celebrity photos that appeared in the entertainment news.
The paper published a front page letter for its final issue. Although the letter doesn't explain why the paper is being shut down, Qu Quancheng, a deputy editor at the daily, cited vulgar content
as a major reason that has lead to the censorship. Vulgar content , a made-up accusation, has taken down a newspaper, he wrote on Weibo. A new page in China's journalism and history has been turned.
Authorities in Egypt's new military-run government raided Al-Jazeera's Egyptian station, disrupting its service, and shut down at least three stations supportive of Mohamed Morsi in a series of moves that seemed designed to cut off coverage of pro-Morsi
events, according to news accounts.
Al-Jazeera reported that security forces raided the Cairo offices of its Egyptian station, Al-Jazeera Mubashir, interrupting service, and detaining several people. The raid came during a live broadcast, the
station said. Reuters also reported the raid, citing an account from a station journalist who said coverage of a pro-Morsi rally had also been obstructed.
Misr25, the Muslim Brotherhood's television station, went off the air minutes after Gen.
Abdul-Fattah al-Sisi, the Egyptian defense minister, announced Morsi's ouster, state media reported . A live feed from Misr25 that was being carried by Al-Jazeera English suddenly went black, as did the outlet's live YouTube feed. Misr25 had carried news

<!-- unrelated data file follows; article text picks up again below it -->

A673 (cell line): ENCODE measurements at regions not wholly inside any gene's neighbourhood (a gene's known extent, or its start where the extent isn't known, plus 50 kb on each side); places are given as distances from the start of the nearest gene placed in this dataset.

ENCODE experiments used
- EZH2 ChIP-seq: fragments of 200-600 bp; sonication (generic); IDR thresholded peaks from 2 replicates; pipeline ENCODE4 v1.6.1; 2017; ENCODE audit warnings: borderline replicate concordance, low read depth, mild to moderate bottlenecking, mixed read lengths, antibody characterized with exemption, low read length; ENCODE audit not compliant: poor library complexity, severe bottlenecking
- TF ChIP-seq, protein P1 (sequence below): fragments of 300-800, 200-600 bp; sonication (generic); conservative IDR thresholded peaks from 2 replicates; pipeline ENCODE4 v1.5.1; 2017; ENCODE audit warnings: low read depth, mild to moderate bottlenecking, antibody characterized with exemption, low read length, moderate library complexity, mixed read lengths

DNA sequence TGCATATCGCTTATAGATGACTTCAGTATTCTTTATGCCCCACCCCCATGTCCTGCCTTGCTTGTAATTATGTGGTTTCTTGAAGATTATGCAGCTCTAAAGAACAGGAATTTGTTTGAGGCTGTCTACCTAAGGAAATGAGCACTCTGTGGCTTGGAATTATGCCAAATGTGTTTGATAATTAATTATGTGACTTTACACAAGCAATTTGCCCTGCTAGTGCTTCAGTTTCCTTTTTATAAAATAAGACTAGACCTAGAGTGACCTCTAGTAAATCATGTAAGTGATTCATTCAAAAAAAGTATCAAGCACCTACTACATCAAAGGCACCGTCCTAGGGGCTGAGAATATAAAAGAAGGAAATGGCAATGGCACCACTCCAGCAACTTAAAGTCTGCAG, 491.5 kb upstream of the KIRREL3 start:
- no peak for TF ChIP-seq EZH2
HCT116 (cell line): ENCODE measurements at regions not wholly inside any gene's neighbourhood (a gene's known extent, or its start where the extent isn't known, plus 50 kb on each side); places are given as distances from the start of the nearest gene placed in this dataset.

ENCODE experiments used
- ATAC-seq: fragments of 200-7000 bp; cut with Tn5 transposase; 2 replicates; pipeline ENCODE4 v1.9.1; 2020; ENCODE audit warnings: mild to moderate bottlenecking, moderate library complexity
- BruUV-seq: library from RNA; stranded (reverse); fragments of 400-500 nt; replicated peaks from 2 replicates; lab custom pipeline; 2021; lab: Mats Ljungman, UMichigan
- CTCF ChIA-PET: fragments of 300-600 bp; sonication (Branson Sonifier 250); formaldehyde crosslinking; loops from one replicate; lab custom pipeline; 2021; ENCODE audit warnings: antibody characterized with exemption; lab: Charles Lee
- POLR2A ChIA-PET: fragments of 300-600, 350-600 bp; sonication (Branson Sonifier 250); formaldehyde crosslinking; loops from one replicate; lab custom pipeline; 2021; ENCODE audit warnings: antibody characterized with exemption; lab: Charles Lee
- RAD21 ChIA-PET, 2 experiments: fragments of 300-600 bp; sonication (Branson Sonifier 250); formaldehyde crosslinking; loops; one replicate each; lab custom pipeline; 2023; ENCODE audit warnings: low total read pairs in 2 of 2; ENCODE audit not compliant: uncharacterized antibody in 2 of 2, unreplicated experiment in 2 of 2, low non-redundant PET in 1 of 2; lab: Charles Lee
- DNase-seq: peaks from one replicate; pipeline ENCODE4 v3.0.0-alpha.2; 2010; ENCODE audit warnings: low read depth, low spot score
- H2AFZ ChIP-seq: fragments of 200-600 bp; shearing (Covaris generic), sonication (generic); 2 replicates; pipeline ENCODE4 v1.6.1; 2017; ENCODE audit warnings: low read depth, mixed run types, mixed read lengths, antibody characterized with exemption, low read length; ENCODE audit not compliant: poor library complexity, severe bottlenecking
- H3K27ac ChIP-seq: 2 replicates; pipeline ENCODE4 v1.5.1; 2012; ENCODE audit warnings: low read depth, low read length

and commentary that directly reflected the Muslim Brotherhood's political perspective.
The state-run Al-Ahram and the Muslim Brotherhood's Freedom and Justice Party said two other pro-Morsi channels, the Salafi-affiliated Al-Hafiz and Al-Nas, also
went off the air at that time. Al-Ahram said police entered the Media Production City offices of all three stations.
A seventeen-year-old student has been sentenced to one year in prison for allegedly insulting Bahrain's king on Twitter. Ali Faisal Alshofa was first arrested in March this year. The teenager has been accused of posting the tweet in question using the
@alkawarahnews account, but he has denied any ties to the account.
The Bahrain Center for Human Rights (BCHR) has condemned the teenager's arrest, as well as the ongoing crackdown on online users, and use of the judicial system to limit their